Tips for Rental Residents

Energy and utility expenses can make a monthly budget difficult to balance. There are several ways rental residents can reduce their living expenses while conserving energy. Review these questions to ask when you are looking at a potential rental home and easy ways to lower your energy usage once you’ve moved in.

Tips Before You Rent

Property owners are increasingly requiring rental residents to pay their own energy and utility costs in addition to the monthly rental amount. Avoid an unexpected hit to your budget by asking these important questions before committing to a new rental home.

  • What types of appliances are included in the unit? You can anticipate gas dryers and ranges cost about half as much to operate as electric appliances. A side-by-side refrigerator typically costs more to run than a top or bottom freezer model. Older appliances made before 1990 can cost up to three times as much to operate than newer, energy-efficient models. Ideally the property owner has upgraded the property with ENERGY STAR® appliances to lower their residents’ energy costs.
  • How is the hot water heated at the property?  The most expensive method to heat water is with an electric heater. An energy-efficient natural gas heater requires less energy to heat the water, and is less expensive.
  • Is the unit equipped with low-flow showerheads? This is an easy first step to conserve water and energy.
  • Are lighting fixtures equipped with incandescent, fluorescent or LED bulbs? Incandescent bulbs may be cheap to replace but they require the most energy to operate. Fluorescent bulbs use less energy and are cooler to operate. LED and CFL fixtures and bulbs have a higher initial cost but a longer lifespan and much lower operating expense.  BONUS: If the owner has installed occupancy sensors you won’t be paying for lights left on when no one is home!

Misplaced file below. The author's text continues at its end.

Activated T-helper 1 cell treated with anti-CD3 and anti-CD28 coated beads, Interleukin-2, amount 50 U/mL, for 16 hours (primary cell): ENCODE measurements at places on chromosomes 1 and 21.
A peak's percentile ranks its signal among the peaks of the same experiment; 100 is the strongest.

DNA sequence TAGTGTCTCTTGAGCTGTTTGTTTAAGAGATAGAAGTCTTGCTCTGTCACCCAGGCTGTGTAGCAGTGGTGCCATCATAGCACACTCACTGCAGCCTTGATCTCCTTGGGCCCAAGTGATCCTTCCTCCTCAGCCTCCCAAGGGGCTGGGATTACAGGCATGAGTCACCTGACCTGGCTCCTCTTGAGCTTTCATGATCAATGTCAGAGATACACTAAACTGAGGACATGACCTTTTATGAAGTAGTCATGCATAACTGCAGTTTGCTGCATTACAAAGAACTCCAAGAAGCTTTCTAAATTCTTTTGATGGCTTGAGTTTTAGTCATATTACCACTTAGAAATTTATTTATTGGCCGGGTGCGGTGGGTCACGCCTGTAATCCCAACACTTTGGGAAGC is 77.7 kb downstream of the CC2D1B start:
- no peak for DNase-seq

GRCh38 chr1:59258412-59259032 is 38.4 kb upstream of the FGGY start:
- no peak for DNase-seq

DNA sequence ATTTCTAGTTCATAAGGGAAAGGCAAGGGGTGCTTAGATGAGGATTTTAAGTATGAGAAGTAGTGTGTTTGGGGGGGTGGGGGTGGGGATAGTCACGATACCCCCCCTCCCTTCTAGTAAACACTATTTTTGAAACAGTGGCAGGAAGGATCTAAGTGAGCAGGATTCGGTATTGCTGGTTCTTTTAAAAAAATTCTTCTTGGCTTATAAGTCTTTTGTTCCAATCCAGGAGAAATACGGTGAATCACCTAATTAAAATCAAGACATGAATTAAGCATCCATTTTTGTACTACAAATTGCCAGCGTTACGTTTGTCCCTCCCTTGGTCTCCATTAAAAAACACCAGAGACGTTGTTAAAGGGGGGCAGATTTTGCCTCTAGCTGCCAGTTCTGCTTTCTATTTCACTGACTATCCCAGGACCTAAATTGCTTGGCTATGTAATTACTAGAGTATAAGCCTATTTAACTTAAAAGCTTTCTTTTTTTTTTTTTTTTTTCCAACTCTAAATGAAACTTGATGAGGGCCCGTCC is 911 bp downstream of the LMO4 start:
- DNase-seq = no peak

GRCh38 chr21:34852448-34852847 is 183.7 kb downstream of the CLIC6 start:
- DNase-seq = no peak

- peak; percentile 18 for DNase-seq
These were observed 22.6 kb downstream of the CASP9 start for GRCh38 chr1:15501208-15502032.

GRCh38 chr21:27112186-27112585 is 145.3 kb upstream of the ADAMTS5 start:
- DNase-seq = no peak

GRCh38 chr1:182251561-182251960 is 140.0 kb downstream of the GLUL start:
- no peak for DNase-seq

• If it is an older building, has the owner taken steps to weatherize with proper insulation and sealing? Without these measures, a building can have higher energy bills and feel uncomfortable during hot and cold seasons.
  • Does the unit have a programmable thermostat? This one piece of equipment can help you easily manage your energy usage.

Once you’ve moved into your new rental home

There are easy steps you can take to reduce your energy usage on a daily basis. It may not feel like a lot, but when done in conjunction with your neighbors it adds up to a big difference for our energy needs and the environment!

  • Keep your thermostat at 68˚ in the winter, setting it even lower while you are away or asleep. During the summer aim for 78˚, and set it higher when no one is home.  Do a quick check to ensure no air vents are inadvertently blocked by furniture. BONUS: In southern California we can typically expect cool nights even if the temperatures are high during the day. Box window fans are sufficient to cool down your home without turning on expensive air conditioning.
  • Pay attention to the sun; keep your window coverings closed during hot summer days and open to let the sun’s warmth in during the winter.
  • Vanquish energy vampires! Even when appliances are turned off, they continue to use power when plugged in. This is known as stand-by power, energy vampires, or phantom loads. Use power strips to completely shut off your TV, DVR, stereo, and other electronics when not in use. Unplug your cell phone charger when not in use. Buy ENERGY STAR products whenever possible and be sure to configure the power management settings.
  • For long-term energy savings on your next computer upgrade, consider a laptop over a desktop computer.
  • Train your family to get in and out of the refrigerator quickly. This is one of the “biggies” in terms of appliance energy usage. Standing in front of an open door forces your fridge to work harder. Keep your refrigerator set to 36 – 39˚.
  • Carefully monitor water wasted in the bathroom. Turn off the water while brushing your teeth or shaving.  A 10-minute shower with a low-flow showerhead uses roughly 15 gallons of water—compare that to 40 – 50 gallons to fill a bathtub. If you are really serious about water conservation, put a bucket to catch the water as you warm up the shower and use for watering plants or cleaning. If you have a leaky faucet, report it to your property owner.
  • When doing laundry, wash full loads rather than a handful of clothing at a time. Use cold water whenever possible.

Reducing energy use is not only good for your pocketbook, but it is vital to the long-term health of our environment. For more tips and suggestions visit

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